Once a month, on average, someone in Park County commits suicide.
Does that number surprise you? It did us when we read it in a story reporter Gib Mathers wrote for last Thursday’s paper.
Maybe it’s because suicides are usually kept quiet, with the survivors not sharing the cause of death with many people, and those who hear whispers about it choosing to keep it to themselves. We appreciate such signs of respect, but it seems to be time to bring suicide and its causes out in the open.
Far too many people are killing themselves in this city, county, state and region — Wyoming and Montana have the highest per capita suicide rates in the nation. In 2012, 163 people reportedly took their own lives in Wyoming, including 12 in Park County. It appears the county had the same number of self-inflicted deaths in 2013.
According to the Centers for Disease Control, 39,518 people ended their own lives in this country in 2011, the most recent year such statistics are available. That makes it the 10th most common form of death.
Suicide has been in the news recently because of the Aug. 11 death of Robin Williams. The stand-up comic, TV and movie star was just 63 years old, beloved by millions, wealthy and acclaimed in his field.
Yet he chose to end his private torture by hanging himself in his home. While that may seem like a puzzling end, suicide prevention experts tell us anyone can decide to end their life. Men in his age group are especially vulnerable.
We need to understand why. We need to offer a helping hand to those slipping into darkness and deadly depression. We must make private pain a worthy topic for public discussion.
There is no shame in breaking your leg, or being hurt in an accident, to being stricken with cancer. There may have been such scorn decades or centuries ago, but we understand the cause of illness and accidents now.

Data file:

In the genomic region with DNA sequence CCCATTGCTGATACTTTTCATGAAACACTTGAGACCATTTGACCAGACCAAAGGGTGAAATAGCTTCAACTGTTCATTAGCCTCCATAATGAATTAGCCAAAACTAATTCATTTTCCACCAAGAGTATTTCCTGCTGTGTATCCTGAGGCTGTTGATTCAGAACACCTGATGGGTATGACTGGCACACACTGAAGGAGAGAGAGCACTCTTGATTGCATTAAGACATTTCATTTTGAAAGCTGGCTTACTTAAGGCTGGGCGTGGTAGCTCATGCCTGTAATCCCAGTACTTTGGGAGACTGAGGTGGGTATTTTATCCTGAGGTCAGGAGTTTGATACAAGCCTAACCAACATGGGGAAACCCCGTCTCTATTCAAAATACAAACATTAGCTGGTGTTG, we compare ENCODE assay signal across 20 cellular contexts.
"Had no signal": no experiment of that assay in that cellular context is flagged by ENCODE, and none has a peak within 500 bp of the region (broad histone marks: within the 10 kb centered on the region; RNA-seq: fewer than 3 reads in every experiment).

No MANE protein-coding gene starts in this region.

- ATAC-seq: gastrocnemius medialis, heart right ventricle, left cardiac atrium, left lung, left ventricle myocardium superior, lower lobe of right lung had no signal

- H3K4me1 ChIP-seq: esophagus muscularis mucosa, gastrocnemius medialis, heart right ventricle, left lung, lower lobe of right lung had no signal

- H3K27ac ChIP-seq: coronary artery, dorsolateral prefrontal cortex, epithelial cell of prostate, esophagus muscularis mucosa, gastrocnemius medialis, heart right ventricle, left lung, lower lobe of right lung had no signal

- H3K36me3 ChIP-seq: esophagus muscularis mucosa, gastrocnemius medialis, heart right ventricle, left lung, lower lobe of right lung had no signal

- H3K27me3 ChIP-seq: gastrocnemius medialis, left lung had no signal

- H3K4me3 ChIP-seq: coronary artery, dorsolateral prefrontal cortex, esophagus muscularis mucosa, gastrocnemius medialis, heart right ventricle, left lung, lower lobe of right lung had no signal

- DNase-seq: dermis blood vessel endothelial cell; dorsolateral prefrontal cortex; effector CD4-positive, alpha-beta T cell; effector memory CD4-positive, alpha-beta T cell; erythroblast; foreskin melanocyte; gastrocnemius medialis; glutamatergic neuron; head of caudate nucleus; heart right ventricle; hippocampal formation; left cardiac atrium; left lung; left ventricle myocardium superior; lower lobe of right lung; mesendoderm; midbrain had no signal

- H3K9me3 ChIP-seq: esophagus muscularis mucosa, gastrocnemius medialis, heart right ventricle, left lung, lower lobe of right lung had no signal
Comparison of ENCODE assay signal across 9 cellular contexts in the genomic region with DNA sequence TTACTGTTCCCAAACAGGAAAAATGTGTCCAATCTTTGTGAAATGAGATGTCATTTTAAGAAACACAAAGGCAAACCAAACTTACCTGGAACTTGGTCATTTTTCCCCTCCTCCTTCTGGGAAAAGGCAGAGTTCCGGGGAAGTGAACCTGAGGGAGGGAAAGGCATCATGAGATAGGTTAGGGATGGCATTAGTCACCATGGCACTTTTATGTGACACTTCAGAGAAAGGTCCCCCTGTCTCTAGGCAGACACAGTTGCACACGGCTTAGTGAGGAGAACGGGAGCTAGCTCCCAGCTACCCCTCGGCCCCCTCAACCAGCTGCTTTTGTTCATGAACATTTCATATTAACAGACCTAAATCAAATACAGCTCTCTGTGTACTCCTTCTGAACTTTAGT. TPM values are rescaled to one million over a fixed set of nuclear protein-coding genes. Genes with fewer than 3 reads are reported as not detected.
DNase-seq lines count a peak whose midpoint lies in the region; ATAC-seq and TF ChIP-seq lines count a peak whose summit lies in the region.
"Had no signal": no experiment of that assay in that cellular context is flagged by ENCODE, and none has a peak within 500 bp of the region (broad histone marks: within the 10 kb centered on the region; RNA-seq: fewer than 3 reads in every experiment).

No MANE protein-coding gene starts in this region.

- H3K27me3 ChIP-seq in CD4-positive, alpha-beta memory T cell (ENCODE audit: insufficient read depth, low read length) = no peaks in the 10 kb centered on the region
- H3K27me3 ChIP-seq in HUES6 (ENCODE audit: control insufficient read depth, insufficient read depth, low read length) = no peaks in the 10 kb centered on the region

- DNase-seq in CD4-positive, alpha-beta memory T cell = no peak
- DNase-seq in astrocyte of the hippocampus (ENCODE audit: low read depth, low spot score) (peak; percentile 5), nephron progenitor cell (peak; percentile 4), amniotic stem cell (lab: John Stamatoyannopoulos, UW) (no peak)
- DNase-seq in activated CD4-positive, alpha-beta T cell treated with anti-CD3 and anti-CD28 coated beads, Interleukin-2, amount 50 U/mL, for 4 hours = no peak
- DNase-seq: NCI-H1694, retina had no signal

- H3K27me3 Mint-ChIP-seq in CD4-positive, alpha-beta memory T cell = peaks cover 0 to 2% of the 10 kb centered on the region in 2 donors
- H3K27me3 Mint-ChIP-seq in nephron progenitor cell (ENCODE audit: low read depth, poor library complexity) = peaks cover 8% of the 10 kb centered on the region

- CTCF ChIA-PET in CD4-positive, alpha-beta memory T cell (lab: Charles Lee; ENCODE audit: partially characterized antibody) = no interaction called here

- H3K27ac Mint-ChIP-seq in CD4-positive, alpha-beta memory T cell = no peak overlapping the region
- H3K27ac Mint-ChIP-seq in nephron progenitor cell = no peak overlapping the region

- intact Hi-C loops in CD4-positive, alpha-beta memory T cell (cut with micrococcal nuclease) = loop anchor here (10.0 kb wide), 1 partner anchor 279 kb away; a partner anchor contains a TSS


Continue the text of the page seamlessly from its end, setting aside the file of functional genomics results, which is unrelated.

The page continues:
It’s time — well past time — to treat mental maladies, including depression, the same way. We call for shedding light on this topic, not hiding it in the corner of a clouded, stricken mind.
One way to battle the blues, we have been told, is to take a walk. Several dozen local residents will do just that this weekend in an effort to strike back against depression and suicide
The second annual Out of the Darkness Suicide Awareness Walk will be held in Cody Saturday. It will start at 11 a.m. at City Park.
Walkers must be registered by 2 p.m. Friday; it’s free. Go to afsp.donordrive.com/index.cfm?fuseaction=donorDrive.event&eventID=2963 or call 307-578-7029 to sign up.
The walk planning committee is meeting at noon today (Tuesday) at 2206 Sheridan Ave., Suite A in Cody. Stop in to offer help; lunch will be served.
People are being asked to donate money; 182 people walked last year and $10,000 was collected, with the money going to American Foundation for Suicide Prevention.
Williams teaches suicide prevention classes. She is available to speak to your organization, at your school or to employees at your business. Call her at 307-578-7029 to learn more.
If you are having suicidal thoughts or have made efforts to harm yourself, help is available. Call the Yellowstone Behavioral Health Center at 754-5687 or 307-587-2197. Someone is there right now who will offer assistance.
You also can call the 24-hour hotline at 1-800-273-TALK.
People are there and they care. Suicide is a very real part of our world; let’s face it and work to reduce the number of victims.